On Friday, July 29, an Illinois resident hit the $1.28 billion MegaMillions jackpot. And while everyone wants to win the lottery, history shows that such luck does not always end well. Fox News published 10 stories of people for whom big money turned into big problems.
According to the lottery website, 29 July, the single winning ticket for the $1.28 billion MegaMillions jackpot was sold in Illinois, according to The New York Times.
This was the second largest jackpot since the lottery began in 1996. The winning numbers were 67, 45, 57, 36, 13 and the mega ball 14.
The identity of the winner has not been released. MegaMillions also reported that there were multiple small prize winners in more than a dozen other states.
The odds of winning the jackpot were 1 in 303 million.
Why winning isn't always good
Andrew “Jack” Whittaker Jr became an instant celebrity after winning the record-breaking Powerball jackpot in the amount of $315 million on Christmas Eve 2002 and even flew off in a private jet with his family to appear on New York morning TV shows after winning the jackpot.
Whittaker's life quickly took a tumultuous turn. He began to struggle with drinking and gambling, his wife left him, several family members died tragically, and he was charged twice with drunk driving, as well as assault by three casino employees.
Whittaker, who was already a wealthy businessman when he won the lottery, was also robbed multiple times, with thieves stealing more than $100,000 from him on separate occasions, and was thought to have gone broke in the years before his death in 2020.
“I wish I could rip that ticket,” a weeping Whittaker told reporters after his daughter's death.
David Lee Edwards, convicted a criminal from Kentucky, won $27 million from a record $280 million jackpot in 2001 and quickly began to spend money. He bought a mansion, dozens of luxury cars and a private jet with a personal pilot.
Five years later, the money ran out and Edwards lived with his wife in a house contaminated with human feces. Edwards' wife left him and he died penniless in a hospice in 2013 at the age of 58.
52-year-old Michael Todd Hill won $10 million in Ultimate Millions in North Carolina in 2007. In 2020, 13 years later, Hill was charged with murder and told the court that he was poor and could not afford a lawyer. He was sentenced to life in prison for the murder of 23-year-old Keonna Graham.
Uruj Khanowned a successful small business in Chicago, Illinois, when he won $1 million in June 2012. A month later, Khan died of cyanide poisoning. The case was classified as murder, but no one was ever charged, and Khan's winnings were split between his widow and daughter.
Floridan Abraham Shakespearewas illiterate and constantly unable to find a job when he suddenly won the $17 million jackpot in 2006. By 2009, Shakespeare had spent most of his money, and his girlfriend convinced him to give her a share of the winnings and received $1.3 million.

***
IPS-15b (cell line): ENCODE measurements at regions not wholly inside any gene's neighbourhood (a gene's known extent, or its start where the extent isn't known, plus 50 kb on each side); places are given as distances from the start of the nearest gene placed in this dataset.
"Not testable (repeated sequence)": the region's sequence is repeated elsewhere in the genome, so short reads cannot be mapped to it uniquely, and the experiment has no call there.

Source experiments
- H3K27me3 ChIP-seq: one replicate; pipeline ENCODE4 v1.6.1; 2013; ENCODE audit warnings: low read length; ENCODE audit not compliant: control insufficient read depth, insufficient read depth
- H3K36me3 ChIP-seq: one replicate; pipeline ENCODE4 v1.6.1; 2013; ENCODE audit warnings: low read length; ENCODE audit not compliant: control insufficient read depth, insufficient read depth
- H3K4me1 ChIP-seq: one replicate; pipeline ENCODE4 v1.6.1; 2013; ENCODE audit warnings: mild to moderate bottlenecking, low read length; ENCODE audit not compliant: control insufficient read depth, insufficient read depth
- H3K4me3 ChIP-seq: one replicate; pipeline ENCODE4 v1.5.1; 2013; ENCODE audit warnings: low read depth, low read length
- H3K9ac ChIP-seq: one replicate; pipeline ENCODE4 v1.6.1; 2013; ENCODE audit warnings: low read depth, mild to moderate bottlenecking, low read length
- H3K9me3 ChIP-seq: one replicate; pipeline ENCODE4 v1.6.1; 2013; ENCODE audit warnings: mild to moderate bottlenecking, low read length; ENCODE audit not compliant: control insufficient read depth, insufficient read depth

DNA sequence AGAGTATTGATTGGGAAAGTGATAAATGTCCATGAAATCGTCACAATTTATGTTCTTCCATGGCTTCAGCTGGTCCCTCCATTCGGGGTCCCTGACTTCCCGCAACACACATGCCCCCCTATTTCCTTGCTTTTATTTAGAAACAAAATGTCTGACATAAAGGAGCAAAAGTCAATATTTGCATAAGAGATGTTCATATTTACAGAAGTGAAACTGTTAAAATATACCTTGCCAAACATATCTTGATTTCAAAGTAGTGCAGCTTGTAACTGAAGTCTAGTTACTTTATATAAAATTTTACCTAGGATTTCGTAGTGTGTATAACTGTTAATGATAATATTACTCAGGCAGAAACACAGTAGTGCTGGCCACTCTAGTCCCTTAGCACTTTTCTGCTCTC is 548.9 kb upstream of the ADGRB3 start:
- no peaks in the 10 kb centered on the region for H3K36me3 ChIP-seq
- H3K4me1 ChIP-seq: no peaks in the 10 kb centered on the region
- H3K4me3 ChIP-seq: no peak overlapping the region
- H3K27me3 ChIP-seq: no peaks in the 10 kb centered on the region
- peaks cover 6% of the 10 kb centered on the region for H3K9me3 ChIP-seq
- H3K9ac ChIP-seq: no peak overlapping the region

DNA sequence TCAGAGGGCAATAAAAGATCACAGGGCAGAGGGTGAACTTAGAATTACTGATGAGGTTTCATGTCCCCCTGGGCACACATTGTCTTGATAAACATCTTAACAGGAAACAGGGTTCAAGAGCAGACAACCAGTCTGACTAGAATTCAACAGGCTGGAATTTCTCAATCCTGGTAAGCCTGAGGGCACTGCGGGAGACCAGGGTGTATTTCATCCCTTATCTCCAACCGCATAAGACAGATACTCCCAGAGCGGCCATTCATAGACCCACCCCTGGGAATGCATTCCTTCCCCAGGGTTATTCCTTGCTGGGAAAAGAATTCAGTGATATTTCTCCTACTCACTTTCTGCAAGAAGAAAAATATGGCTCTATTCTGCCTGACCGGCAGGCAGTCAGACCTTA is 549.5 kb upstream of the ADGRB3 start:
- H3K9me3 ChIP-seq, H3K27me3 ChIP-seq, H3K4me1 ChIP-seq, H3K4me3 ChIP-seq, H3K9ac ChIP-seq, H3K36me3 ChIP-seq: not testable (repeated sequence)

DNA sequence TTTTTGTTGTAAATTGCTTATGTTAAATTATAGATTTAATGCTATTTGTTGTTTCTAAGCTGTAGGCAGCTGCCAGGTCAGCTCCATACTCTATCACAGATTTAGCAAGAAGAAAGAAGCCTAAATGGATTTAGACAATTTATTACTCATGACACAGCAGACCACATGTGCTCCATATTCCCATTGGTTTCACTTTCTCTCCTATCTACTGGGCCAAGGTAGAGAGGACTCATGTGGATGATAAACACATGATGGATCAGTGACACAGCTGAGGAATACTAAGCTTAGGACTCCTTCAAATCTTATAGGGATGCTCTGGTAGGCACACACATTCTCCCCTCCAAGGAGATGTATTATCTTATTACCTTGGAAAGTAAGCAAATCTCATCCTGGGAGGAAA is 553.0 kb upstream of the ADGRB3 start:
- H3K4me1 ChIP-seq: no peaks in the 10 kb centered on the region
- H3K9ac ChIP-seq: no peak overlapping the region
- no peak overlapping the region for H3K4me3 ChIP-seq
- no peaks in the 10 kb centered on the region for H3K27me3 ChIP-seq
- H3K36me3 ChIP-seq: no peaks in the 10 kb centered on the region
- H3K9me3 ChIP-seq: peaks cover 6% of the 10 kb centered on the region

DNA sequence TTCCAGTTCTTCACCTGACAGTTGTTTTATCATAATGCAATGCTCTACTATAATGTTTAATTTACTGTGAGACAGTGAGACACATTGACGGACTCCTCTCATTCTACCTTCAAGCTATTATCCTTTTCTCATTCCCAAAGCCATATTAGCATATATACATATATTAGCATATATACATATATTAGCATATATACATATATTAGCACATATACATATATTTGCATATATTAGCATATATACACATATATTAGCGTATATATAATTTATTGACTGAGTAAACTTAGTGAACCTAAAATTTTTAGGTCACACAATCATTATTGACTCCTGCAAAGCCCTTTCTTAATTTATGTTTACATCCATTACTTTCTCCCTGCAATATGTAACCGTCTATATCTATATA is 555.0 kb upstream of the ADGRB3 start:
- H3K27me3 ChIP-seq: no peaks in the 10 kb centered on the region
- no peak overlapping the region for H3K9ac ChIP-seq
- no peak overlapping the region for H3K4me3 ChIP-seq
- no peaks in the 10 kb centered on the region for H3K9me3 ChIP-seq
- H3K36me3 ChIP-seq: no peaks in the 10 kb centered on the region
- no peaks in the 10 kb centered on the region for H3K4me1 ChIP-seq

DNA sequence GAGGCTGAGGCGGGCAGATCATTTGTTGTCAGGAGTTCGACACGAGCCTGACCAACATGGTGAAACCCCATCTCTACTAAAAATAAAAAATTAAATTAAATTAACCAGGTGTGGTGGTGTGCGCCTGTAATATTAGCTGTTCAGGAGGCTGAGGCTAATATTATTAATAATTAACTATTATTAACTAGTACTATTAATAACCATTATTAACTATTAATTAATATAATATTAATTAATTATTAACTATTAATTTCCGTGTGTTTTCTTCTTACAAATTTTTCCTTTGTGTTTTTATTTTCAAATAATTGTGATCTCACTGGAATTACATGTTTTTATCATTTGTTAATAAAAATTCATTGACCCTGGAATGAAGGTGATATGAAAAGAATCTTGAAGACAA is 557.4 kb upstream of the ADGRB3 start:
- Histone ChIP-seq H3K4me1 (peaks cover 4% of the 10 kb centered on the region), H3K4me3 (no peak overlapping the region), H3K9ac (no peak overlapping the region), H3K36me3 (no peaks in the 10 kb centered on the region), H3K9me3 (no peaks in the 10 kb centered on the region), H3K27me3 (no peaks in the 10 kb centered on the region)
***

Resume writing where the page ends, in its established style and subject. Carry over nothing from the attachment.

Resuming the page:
The same friend, Doris Moore, shot Shakespeare shortly after in his backyard and was found guilty of murder in 2012. She received a life sentence.
Mac Metcalfe and his ex-wife Virginia Meridashared a $34 million jackpot in 2000 and quickly spent a fortune on drugs, a mansion and exotic pets. Three years later, the couple died – Metcalfe died from complications of alcoholism, and Merida from an alleged drug overdose.
“If he hadn't won, he would have worked like normal people and probably would have lived longer,” she said. in 2005 Metcalfe's first wife Marilyn Collins. – If the person with problems wins, it just helps them kill themselves faster.”
Janita Lee, a South Korean immigrant, was working in a wig shop in Illinois when hit the $18 million jackpot in 1993.
Lie's bank account quickly dried up after she donated large sums of money to educational, political and social causes.
Eight years later, Li filed for bankruptcy , and had less than $700 in her bank account and $2.5 million in debt.
In May 1990, Alex and Rhoda Tothwas $24 when they won the $13 million Florida Lottery jackpot. Until 2010, the couple withdrew their money in recurring payments for an ominous $666,666.
Over the next few years of Tota went through various family feuds and were accused of filing fraudulent IRS tax returns, which eventually led to bankruptcy filings in 2001 and 2002.
Rhoda Toth said the money “ripped us apart” and led to the loss of friends and family members.
“Sometimes I wish we could return the ticket,” she said.
Alex Toth faced federal charges in 2008 at the age of 60 and died aground.
Evelyn Adams made lottery history by winning two multi-million dollar prizes in New Jersey in the mid-80s, totaling $5.4 million. Over the next few years, Adams began gambling, giving gifts to family members, and losing money on bad investments.
By 2012, Adams had spent all her winnings and was living in a trailer.
“Winning the lottery isn't always what you dream of,” Adams said.
William “Bud” Post went bankrupt in 1988 when he won $16.2 million in the Pennsylvania lottery and began to spend money, buying houses, boats and even a plane that he did not have a license to fly.
A year later Post not only again went bankrupt, but also owed $1 million. In addition, Post's brother was arrested for hiring a hitman to kill him.
In the end, Post filed for bankruptcy, served time in prison for shooting a cashier with a pistol, and the landlady tricked him into forking out a third of his cash. , Post said in 1993.
Post was living on disability benefits when he died in 2006 at age 66, leaving behind nine children.
Almost 70% of lottery jackpot winners play their winnings for seven years.